- BOSTON--An estimated 16 million people worldwide suffer wildly fluctuating
blood-glucose levels, often resulting in serious medical complications
or even death because their bodies don't produce the hormone insulin, which
helps cells process sugar.
- University of Delaware research may someday
help Type I diabetes mellitus patients better control their blood-sugar
levels using an implantable insulin pump, scientists said today during
the Association for the Advancement of Medical Instrumention (AAMI) conference.*
- Prof. Francis J. Doyle III and doctoral
candidate Robert S. Parker say their mathematical commands for controlling
sugar levels are simple enough to fit on a computer chip, making them compatible
with a surgically implanted insulin pump. The UD algorithms-coupled with
glucose sensors now in development by many different research teams around
the world-could significantly improve implantable pumps currently being
tested, according to Doyle.
- "Our vision is for people with diabetes
to enjoy a healthy lifestyle, unimpeded by a device hanging at their hip,
and without the need for multiple needle pricks to monitor blood-sugar
levels or to inject insulin," says Doyle, an associate professor in
UD's Department of Chemical Engineering, who is collaborating with Prof.
Nicholas A. Peppas of Purdue University.
- Sponsored by Roche Diagnostics--maker
of Accu-Chek blood-glucose monitoring systems--and by the National Science
Foundation, the UD project was among a dozen presented during an AAMI session
on efforts to mimic normal pancreas function with an implantable insulin
pump. Researchers at the session, chaired by Jeffrey I. Joseph of the Artificial
Pancreas Center at Thomas Jefferson University, described glucose sensors
and insulin-delivery technologies emerging from academic, industrial and
- An external insulin pump has been on
the market since the early 1980s, providing patients with an option to
periodic insulin injections, Parker says. In clinical trials, meanwhile,
some 600 diabetic patients worldwide are using MiniMed Technologies' revolutionary
implantable pump, which has not yet been approved by the U.S. Food and
Drug Administration (FDA).
- Compared to frequent insulin injections,
Doyle says, pumps seem to provide patients with improved control of their
blood-sugar levels, so that they're less vulnerable to diabetes-related
- Smart pumps on the horizon?
- But, existing implantable designs simply
deliver a low dose of insulin on a continuous basis, Parker notes. Patients
also can self-administer additional insulin before a meal.
- "By developing glucose sensors and
predictive algorithms for these devices," Parker says, "we hope
to dramatically improve and automate the control of blood-sugar levels."
- Highly precise control is important because
sugar concentrations above the normal level of 70 to 120 milligrams of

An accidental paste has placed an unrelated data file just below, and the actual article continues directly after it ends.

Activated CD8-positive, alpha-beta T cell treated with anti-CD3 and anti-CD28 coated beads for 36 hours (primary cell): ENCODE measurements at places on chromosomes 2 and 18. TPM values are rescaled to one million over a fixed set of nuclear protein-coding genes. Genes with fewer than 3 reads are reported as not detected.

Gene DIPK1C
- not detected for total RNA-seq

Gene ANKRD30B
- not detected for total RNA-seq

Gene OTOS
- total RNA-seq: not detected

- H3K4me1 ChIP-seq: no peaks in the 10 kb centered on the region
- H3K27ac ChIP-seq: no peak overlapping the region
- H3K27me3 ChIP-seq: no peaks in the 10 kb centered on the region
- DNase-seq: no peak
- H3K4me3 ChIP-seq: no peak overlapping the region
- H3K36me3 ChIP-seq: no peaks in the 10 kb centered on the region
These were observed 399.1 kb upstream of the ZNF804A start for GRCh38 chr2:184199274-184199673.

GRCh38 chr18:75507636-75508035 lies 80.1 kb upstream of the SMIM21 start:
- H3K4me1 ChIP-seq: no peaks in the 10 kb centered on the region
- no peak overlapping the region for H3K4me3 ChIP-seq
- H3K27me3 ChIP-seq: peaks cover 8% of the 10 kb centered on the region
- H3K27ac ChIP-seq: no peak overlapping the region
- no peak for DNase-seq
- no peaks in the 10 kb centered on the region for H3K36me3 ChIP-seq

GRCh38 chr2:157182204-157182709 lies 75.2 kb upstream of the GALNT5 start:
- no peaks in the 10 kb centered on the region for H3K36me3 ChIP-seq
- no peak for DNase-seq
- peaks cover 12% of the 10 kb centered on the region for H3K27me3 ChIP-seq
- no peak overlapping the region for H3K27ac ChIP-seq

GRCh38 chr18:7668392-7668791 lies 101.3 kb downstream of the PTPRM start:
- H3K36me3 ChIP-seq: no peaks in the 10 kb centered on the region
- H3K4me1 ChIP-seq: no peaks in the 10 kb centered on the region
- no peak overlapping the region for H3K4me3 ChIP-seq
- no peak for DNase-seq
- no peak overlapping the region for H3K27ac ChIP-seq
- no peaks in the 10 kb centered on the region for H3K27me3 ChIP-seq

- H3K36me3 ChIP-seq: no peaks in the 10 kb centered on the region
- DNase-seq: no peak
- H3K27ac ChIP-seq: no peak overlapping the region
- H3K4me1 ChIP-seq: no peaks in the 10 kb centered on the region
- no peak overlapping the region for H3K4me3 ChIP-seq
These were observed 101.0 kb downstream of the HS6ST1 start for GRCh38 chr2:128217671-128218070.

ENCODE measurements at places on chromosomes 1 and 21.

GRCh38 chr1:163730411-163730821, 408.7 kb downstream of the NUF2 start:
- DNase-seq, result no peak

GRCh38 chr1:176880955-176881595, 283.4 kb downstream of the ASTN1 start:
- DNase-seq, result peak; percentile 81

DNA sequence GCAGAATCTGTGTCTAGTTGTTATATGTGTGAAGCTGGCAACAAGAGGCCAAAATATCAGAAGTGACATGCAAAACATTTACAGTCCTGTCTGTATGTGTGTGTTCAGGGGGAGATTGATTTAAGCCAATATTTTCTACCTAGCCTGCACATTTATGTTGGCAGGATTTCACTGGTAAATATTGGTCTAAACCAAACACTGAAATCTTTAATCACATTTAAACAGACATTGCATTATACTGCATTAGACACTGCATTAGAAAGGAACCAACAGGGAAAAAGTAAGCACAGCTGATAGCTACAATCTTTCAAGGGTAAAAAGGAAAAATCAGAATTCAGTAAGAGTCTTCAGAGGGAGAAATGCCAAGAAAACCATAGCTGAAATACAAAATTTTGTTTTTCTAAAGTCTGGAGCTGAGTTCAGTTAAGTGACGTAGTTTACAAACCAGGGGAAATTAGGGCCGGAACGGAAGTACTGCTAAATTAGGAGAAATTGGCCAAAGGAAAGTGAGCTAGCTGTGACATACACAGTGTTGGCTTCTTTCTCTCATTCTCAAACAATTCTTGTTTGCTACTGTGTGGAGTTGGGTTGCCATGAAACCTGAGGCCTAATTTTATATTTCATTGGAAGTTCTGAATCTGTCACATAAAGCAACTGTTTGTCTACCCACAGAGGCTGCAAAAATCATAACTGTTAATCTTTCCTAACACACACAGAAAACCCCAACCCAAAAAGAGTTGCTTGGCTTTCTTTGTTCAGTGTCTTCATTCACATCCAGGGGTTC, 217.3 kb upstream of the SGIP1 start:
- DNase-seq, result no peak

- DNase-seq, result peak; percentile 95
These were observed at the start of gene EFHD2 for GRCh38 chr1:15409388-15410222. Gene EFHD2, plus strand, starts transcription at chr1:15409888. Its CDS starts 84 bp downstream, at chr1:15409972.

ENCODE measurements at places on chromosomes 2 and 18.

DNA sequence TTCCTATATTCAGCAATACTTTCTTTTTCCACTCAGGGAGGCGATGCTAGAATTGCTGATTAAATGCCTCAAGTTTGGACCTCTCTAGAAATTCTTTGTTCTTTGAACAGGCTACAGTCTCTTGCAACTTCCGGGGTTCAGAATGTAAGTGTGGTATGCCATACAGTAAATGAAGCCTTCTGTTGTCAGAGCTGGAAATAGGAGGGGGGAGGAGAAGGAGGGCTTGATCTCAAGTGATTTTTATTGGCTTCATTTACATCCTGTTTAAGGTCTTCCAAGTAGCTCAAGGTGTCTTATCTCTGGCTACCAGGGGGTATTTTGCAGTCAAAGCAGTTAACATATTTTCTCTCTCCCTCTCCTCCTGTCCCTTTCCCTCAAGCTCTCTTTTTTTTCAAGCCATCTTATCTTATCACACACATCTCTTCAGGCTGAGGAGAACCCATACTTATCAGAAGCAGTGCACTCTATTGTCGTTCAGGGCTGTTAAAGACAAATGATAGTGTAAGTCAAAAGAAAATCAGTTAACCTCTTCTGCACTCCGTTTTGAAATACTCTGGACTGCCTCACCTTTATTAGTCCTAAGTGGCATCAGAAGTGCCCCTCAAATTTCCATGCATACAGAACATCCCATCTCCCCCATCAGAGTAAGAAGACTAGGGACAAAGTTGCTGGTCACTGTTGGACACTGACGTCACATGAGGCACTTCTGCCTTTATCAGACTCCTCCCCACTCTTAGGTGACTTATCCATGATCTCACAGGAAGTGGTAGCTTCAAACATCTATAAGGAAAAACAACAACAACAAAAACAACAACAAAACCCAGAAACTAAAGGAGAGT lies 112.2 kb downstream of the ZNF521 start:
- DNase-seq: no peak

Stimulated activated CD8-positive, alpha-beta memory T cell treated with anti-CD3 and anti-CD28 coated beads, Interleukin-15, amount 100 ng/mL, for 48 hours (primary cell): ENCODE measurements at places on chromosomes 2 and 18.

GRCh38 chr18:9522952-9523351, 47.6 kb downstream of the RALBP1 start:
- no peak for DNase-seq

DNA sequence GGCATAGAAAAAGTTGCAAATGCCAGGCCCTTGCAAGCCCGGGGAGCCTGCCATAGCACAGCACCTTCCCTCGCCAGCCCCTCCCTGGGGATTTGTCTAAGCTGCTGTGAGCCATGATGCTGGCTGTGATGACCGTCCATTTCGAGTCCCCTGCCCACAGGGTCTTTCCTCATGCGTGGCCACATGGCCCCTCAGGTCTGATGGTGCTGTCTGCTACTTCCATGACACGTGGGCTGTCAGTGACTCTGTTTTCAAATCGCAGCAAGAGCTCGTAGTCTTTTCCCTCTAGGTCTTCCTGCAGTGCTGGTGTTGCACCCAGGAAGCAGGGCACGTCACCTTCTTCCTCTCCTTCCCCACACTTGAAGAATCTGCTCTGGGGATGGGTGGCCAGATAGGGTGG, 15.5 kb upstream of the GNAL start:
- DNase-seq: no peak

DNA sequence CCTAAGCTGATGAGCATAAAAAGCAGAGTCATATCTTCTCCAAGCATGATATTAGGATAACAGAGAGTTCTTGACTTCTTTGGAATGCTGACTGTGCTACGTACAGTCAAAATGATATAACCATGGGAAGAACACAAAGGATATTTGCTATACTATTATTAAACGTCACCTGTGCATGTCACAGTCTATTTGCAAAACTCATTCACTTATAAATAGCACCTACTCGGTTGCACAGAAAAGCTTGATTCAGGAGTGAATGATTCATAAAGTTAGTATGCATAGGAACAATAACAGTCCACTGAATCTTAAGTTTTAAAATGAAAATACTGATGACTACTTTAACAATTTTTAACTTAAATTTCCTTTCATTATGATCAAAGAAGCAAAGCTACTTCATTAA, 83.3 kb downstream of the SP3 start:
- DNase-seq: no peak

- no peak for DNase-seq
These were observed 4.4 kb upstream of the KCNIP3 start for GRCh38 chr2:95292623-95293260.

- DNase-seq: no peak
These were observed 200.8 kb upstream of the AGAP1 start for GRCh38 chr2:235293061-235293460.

glucose per deciliter of blood (mg/dl) have been associated with liver
damage, blindness and other medical problems. And, cells begin to starve
when blood-sugar levels fall too low.
- So, UD researchers are working on "a
smarter brain for the next generation of implantable insulin pumps,"
Doyle says. "In the future, our system could fit on a computer chip,
processing glucose sensor information, and then translating that data into
- Predicting the body's insulin needs
- Traditionally, mathematical commands
or algorithms for controlling blood-sugar levels have been "like a
thermostat-either on or off," Doyle says. "The classic approach
has been a bang-bang type of algorithm," he added. "When sugar
levels are high, these systems deliver a dose of insulin. When sugar is
low, they turn insulin delivery back down."
- Unfortunately, this approach isn't "meal-proof,"
Doyle says, and it doesn't reflect dramatic variations among individuals.
In other words, "These algorithms can't predict and plan ahead for
the increased blood-sugar levels that can occur after a diabetic patient
eats," he explains.
- As a result, he says, patients may experience
many hours of very high or low sugar levels before returning to a normal
- The UD system more precisely controls
blood sugar by constantly predicting the patient's need for insulin. Based
on a mathematical model of the human glucose-insulin system, the algorithms
analyze data from past events to forecast future insulin requirements.
- And, because the algorithms are "linear,"
or simplified to approximate the function of the gut, the pancreas and
other portions of body systems, they could be maintained on a tiny computer
chip, Doyle says.
- His approach, based on "model predictive
control with state estimation" (MPCSE) algorithms, effectively reduced
peak glucose levels by 44 percent, in computer simulations, compared to
algorithms published in scholarly literature.
- The system also reduced by 80 percent
the "overshoot," or degree to which blood-sugar levels rose above
a targeted range of 81 mg/dl, compared to patients with uncontrolled diabetes,
Parker says. Small delays in receiving data from glucose sensors didn't
seem to impair the performance of the UD system, which demonstrated a settling
time of about 4.5 hours.
- Doyle predicts that "smart"
implantable insulin pumps won't become available to patients for another
three to five years, even with FDA approval. But, he says, research presented
at the AAMI meeting confirms the viability of this promising new technology.
- Someday, he says: "Automatically
controlled, implantable insulin delivery systems will no longer be science
- Note: This story has been adapted from
a news release issued by University Of Delaware for journalists and other
members of the public. If you wish to quote from any part of this story,
please credit University Of Delaware as the original source. You may
also wish to include the following link in any citation: <http://www.sciencedaily.com/releases/1999/06/990608071652.htmhttp://www.scien
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